For Scoop Review of Books, Alison McCulloch interviewed Prue Hyman about her new book, part of the BWB Texts series, Hopes Dashed? The Economics of Gender Inequality More>>

Gordon Campbell: On Chuck Berry (And James Comey, And Bill English)

Back when many people were still treating rock’n’roll as a passing fad – was calypso going to be the new thing? – Chuck Berry knew that it had changed popular music forever. What is even more astonishing is that this 30-ish black r&b musician from a middle class family in St Louis could manage to recreate the world of white teenagers, at a time when the very notion of a “teenager” had just been invented. More>>

Howard Davis Review:
The Baroque Fusion Of L'arpeggiata

Named after a toccata by German composer Girolamo Kapsberger, L'Arpeggiata produces its unmistakable sonority mainly from the resonance of plucked strings, creating a tightly-woven acoustic texture that is both idiosyncratic and immediately identifiable. Director Christina Pluhar engenders this distinctive tonality associated with the ensemble she founded in 2000 by inviting musicians and vocalists from around the world to collaborate on specific projects illuminated by her musicological research. More>>

African Masks And Sculpture: Attic Discovery On Display At Expressions Whirinaki

Ranging from masks studded with nails and shards of glass to statues laden with magical metal, the works are from ethnic groups in nine countries ranging from Ivory Coast to the Democratic Republic of the Congo. More>>

Obituary: Andrew Little Remembers Murray Ball

“Murray mined a rich vein of New Zealand popular culture and exported it to the world. Wal and Dog and all the other Kiwi characters he crafted through Footrot Flats were hugely popular here and in Australia, Europe and North America." More>>

ALSO:

Organised Choas: NZ Fringe Festival 2017 Awards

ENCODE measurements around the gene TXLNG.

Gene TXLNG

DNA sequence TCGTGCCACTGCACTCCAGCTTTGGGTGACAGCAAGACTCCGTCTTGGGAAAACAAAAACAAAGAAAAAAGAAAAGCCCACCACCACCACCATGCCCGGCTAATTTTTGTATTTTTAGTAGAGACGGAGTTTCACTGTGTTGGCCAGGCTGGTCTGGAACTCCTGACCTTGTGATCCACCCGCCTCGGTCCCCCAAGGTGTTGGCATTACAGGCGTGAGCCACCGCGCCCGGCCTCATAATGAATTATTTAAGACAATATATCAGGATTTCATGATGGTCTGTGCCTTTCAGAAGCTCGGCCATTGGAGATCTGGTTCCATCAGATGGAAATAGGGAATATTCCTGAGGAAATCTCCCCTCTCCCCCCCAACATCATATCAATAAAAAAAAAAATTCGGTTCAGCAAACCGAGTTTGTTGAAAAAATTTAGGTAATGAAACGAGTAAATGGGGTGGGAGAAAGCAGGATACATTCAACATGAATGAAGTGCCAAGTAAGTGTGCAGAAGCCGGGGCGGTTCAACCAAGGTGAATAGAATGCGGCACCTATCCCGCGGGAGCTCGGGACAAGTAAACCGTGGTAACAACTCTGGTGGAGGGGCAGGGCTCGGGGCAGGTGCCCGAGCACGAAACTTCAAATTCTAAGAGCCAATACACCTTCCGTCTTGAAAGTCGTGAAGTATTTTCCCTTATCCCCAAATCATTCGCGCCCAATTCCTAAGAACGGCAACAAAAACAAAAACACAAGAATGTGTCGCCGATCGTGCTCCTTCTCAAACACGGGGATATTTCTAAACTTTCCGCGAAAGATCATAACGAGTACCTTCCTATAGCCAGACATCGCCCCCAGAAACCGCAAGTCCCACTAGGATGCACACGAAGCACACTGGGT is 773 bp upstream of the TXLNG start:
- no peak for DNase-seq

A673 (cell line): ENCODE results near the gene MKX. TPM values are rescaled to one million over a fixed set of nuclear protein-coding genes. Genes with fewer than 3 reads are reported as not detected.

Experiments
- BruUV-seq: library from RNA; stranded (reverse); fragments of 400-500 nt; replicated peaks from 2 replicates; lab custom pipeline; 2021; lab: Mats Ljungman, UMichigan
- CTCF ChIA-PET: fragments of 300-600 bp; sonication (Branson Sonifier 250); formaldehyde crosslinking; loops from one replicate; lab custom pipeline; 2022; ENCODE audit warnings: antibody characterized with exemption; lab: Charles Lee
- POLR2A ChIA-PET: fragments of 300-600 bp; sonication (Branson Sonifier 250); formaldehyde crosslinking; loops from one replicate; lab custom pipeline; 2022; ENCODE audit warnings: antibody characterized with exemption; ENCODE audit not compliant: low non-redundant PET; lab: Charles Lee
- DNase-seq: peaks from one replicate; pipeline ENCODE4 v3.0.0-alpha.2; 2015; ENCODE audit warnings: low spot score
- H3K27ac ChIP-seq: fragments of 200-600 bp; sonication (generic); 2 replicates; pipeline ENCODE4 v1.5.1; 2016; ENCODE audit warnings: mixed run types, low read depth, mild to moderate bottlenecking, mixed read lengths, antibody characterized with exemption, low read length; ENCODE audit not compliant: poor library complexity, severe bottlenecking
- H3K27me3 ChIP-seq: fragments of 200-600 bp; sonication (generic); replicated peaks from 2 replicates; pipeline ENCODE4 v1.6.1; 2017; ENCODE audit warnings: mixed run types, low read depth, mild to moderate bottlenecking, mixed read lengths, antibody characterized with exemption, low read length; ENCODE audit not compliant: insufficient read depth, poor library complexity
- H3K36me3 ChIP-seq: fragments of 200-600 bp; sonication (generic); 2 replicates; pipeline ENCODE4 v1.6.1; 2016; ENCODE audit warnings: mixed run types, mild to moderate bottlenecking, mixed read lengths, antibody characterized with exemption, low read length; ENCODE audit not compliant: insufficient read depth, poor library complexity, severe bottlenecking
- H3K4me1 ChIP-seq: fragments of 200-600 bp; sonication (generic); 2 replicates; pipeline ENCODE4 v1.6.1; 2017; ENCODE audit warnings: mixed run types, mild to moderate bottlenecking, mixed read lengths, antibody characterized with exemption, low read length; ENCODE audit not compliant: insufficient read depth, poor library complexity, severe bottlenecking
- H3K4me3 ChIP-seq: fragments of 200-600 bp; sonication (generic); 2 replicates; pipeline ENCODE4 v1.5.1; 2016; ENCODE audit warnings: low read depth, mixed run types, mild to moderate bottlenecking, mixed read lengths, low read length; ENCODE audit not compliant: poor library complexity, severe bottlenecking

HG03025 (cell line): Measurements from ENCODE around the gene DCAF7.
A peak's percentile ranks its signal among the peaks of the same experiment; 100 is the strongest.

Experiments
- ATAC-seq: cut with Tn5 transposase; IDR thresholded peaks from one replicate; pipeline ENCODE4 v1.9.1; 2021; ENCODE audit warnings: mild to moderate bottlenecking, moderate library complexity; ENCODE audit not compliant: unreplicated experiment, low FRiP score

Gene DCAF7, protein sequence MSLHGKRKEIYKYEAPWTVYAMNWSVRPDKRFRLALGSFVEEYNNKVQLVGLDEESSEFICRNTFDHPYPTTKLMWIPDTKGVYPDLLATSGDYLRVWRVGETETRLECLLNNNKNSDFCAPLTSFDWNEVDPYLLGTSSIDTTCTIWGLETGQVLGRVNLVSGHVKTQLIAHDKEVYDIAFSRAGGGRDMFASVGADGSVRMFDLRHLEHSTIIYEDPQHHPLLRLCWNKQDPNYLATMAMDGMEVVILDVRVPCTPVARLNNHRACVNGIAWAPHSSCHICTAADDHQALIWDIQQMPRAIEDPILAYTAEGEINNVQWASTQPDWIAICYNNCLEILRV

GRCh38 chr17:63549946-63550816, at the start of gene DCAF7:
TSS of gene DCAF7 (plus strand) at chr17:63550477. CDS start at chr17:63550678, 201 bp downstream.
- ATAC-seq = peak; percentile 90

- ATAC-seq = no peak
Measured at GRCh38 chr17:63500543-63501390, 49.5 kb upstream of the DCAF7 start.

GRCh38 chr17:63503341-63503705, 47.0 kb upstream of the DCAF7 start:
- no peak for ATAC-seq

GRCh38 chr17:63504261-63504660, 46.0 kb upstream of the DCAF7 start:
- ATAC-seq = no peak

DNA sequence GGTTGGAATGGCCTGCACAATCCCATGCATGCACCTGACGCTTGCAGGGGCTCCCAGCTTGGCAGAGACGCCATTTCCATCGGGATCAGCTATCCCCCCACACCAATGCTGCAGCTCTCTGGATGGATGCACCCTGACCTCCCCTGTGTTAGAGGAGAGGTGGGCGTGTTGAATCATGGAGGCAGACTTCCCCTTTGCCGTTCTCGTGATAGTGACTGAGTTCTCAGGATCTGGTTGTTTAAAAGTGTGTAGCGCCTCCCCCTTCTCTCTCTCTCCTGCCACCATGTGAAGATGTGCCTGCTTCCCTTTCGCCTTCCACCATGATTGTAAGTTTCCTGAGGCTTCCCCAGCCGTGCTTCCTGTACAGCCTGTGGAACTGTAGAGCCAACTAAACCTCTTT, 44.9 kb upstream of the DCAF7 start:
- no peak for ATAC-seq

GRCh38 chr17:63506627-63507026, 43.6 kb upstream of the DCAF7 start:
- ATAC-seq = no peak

Three more weeks of organised chaos have come to an end with the Wellington NZ Fringe Arts Festival Awards Ceremony as a chance to celebrate all our Fringe artists for their talent, ingenuity, and chutzpah! More>>

ALSO:

Wellington.Scoop: Wellington Writer Wins $US165,000 Literature Prize

Victoria University of Wellington staff member and alumna Ashleigh Young has won a prestigious Windham-Campbell Literature Prize worth USD$165,000 for her book of essays Can You Tolerate This? More>>

ALSO:

Scoop Review Of Books: We’re All Lab Rats

A couple of years ago, there were reports that Silicon Valley executives were sending their children to tech-free schools. It was a story that dripped of irony: geeks in the heart of techno-utopia rejecting their ideology when it came to their own kids. But the story didn’t catch on, and an awkward question lingered. Why were the engineers of the future desperate to part their gadgets from their children? More>>

  • CensusAtSchool - Most kids have no screen-time limits
  • Netsafe - Half of NZ high school students unsupervised online
  • Get More From Scoop

     
     

    LATEST HEADLINES

     
     
     
     
    Health
    Search Scoop  
     
     
    Powered by Vodafone
    NZ independent news